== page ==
Allentown was decommissioned on 12 July 1945 at Cold Bay and transferred to the Soviet Union under Lend-Lease immediately[2] along with nine of her sister ships, the first group of patrol frigates transferred to the Soviet Navy. Commissioned into the Soviet Navy immediately,[4] Allentown was designated as a storozhevoi korabl ("escort ship") and renamed EK-9[3] in Soviet service. On 15 July 1945, EK-9 departed Cold Bay in company with nine of her sister ships – EK-1 (ex-Charlottesville), EK-2 (ex-Long Beach), EK-3 (ex-Belfast), EK-4 (ex-Machias), EK-5 (ex-San Pedro), EK-6 (ex-Glendale), EK-7 (ex-Sandusky), EK-8 (ex-Coronado), and EK-10 (ex-USS Ogden (PF-39)) – bound for Petropavlovsk-Kamchatsky in the Soviet Union. EK-9 served as a patrol vessel in the Soviet Far East.[6]

In February 1946, the United States began negotiations for the return of ships loaned to the Soviet Union for use during World War II. On 8 May 1947, United States Secretary of the Navy James V. Forrestal informed the United States Department of State that the United States Department of the Navy wanted 480 of the 585 combatant ships it had transferred to the Soviet Union for World War II use returned, EK-9 among them. Negotiations for the return of the ships were protracted, but on 15 October 1949 the Soviet Union finally returned EK-9 to the U.S. Navy at Yokosuka, Japan.[7]

Japan Maritime Self-Defense Force, 1953–1971[edit]

Reverting to her former name, Allentown remained at Yokosuka, laid up in the Pacific Reserve Fleet, until 2 April 1953 when she was loaned to Japan. She served the Japan Maritime Self-Defense Force as JDS Ume (PF-9) (うめ (PF-9)?, "Japanese apricot")[8]. Ume was redesignated PF-289 on 1 September 1957[8]. The United States struck her name from the Navy list on 1 December 1961 and transferred her to Japan on a permanent basis on 28 August 1962.

Ume was reclassified as an "auxiliary stock craft" and renamed YAC-14 on 31 March 1965[8]. Decommissioned on 31 March 1970, she was returned to U.S. custody on 12 July 1971. Her final disposition is unknown.

Awards[edit]

The U.S. Navy awarded Allentown two battle stars for her World War II service.

References[edit]

This article incorporates text from the public domain Dictionary of American Naval Fighting Ships. The entry can be found here.

  1. ^ a b Dictionary of American Naval Fighting Ships: Allentown
  2. ^ a b c The Dictionary of American Naval Fighting Ships Allentown article states that Allentown was transferred to the Soviet Navy on 13 July 1945, and NavSource Online: Frigate Photo Archive Allentown (PF 52) ex-PG-160 and hazegray.org Allentown repeat this date, but more recent research in Russell, Richard A., Project Hula: Secret Soviet-American Cooperation in the War Against Japan, Washington, D.C.: Naval Historical Center, 1997, ISBN 0-945274-35-1, p. 39, which includes access to Soviet-era records unavailable during the Cold War, reports that the transfer date was 12 July 1945. As sources, Russell cites Department of the Navy, Ships Data: U.S. Naval Vessels Volume II, 1 January 1949, (NAVSHIPS 250-012), Washington, DC: Bureau of Ships, 1949; and Berezhnoi, S. S., Flot SSSR: Korabli i suda lendliza: Spravochnik ("The Soviet Navy: Lend-Lease Ships and Vessels: A Reference"), St. Petersburg, Russia: Belen, 1994.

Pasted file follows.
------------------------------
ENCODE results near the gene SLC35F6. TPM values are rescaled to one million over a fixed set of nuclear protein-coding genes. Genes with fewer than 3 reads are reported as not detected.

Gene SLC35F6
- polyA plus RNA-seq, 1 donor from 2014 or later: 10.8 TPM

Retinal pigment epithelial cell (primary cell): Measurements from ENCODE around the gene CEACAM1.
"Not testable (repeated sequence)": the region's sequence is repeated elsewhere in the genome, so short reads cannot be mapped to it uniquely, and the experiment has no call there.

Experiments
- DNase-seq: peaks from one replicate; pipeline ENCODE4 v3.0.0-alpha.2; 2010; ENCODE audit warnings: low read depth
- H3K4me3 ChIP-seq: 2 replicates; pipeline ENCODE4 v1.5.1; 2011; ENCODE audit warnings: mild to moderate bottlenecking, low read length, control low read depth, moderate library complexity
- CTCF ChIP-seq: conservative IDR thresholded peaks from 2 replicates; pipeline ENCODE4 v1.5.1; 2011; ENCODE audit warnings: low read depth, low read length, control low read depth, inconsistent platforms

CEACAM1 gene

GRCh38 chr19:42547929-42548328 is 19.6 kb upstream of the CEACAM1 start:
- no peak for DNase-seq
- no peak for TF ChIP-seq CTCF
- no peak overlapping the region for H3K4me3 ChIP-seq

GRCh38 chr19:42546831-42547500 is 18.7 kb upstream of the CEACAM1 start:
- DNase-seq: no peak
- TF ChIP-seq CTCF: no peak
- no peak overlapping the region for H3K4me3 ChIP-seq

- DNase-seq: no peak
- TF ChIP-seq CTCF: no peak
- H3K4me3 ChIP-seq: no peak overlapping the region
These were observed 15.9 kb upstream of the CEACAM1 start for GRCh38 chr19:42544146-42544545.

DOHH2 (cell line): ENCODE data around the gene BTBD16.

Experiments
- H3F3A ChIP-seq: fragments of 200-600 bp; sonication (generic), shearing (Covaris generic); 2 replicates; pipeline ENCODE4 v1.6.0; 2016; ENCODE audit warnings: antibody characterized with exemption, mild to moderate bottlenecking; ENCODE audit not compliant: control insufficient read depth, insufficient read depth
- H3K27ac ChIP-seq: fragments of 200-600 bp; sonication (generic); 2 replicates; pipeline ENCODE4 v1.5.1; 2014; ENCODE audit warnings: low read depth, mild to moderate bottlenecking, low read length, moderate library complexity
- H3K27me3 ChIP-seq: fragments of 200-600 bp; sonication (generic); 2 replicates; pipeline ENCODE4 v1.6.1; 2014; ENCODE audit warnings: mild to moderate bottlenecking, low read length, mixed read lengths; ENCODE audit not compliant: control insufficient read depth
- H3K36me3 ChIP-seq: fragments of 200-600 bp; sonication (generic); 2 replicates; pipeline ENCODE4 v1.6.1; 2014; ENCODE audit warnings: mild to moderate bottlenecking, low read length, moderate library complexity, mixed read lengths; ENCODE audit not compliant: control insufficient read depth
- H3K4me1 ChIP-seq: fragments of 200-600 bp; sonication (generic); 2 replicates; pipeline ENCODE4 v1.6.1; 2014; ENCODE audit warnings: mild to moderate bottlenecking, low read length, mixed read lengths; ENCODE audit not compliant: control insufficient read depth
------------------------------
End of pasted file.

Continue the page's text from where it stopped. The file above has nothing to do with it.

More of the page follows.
3. ^ a b NavSource Online: Frigate Photo Archive Albuquerque (PF 7) ex-PG-115 asserts that Albuquerque was named EK-8 in Soviet Navy service without citing a source for this name, but Russell, Richard A., Project Hula: Secret Soviet-American Cooperation in the War Against Japan, Washington, D.C.: Naval Historical Center, 1997, ISBN 0-945274-35-1, p. 39, which includes access to Soviet-era records unavailable during the Cold War, reports that the ship's Soviet name was EK-9. As sources, Russell cites Department of the Navy, Ships Data: U.S. Naval Vessels Volume II, 1 January 1949, (NAVSHIPS 250-012), Washington, DC: Bureau of Ships, 1949; and Berezhnoi, S. S., Flot SSSR: Korabli i suda lendliza: Spravochnik ("The Soviet Navy: Lend-Lease Ships and Vessels: A Reference"), St. Petersburg, Russia: Belen, 1994. The Dictionary of American Naval Fighting Ships Allentown article also states that the ship's Soviet name was EK-9, and hazegray.org Allentown repeats the Dictionary of American Naval Fighting Ships text.
  4. ^ a b According to Russell, Richard A., Project Hula: Secret Soviet-American Cooperation in the War Against Japan, Washington, D.C.: Naval Historical Center, 1997, ISBN 0-945274-35-1, which includes access to Soviet-era records unavailable during the Cold War, Project Hula ships were commissioned into the Soviet Navy simultaneously with their transfer from the U.S. Navy; see photo captions on p. 24 regarding the transfers of various large infantry landing craft (LCI(L)s) and information on p. 27 about the transfer of USS Coronado (PF-38), which Russell says typified the transfer process. As sources, Russell cites Department of the Navy, Ships Data: U.S. Naval Vessels Volume II, 1 January 1949, (NAVSHIPS 250-012), Washington, DC: Bureau of Ships, 1949; and Berezhnoi, S. S., Flot SSSR: Korabli i suda lendliza: Spravochnik ("The Soviet Navy: Lend-Lease Ships and Vessels: A Reference"), St. Petersburg, Russia: Belen, 1994.
  5. ^ Russell, Richard A., Project Hula: Secret Soviet-American Cooperation in the War Against Japan, Washington, D.C.: Naval Historical Center, 1997, ISBN 0-945274-35-1, p. 25.
  6. ^ Russell, Richard A., Project Hula: Secret Soviet-American Cooperation in the War Against Japan, Washington, D.C.: Naval Historical Center, 1997, ISBN 0-945274-35-1, pp. 27, 39.
  7. ^ Russell, Richard A., Project Hula: Secret Soviet-American Cooperation in the War Against Japan, Washington, D.C.: Naval Historical Center, 1997, ISBN 0-945274-35-1, pp. 37-38, 39.
  8. ^ a b c The Naval Database.

External links[edit]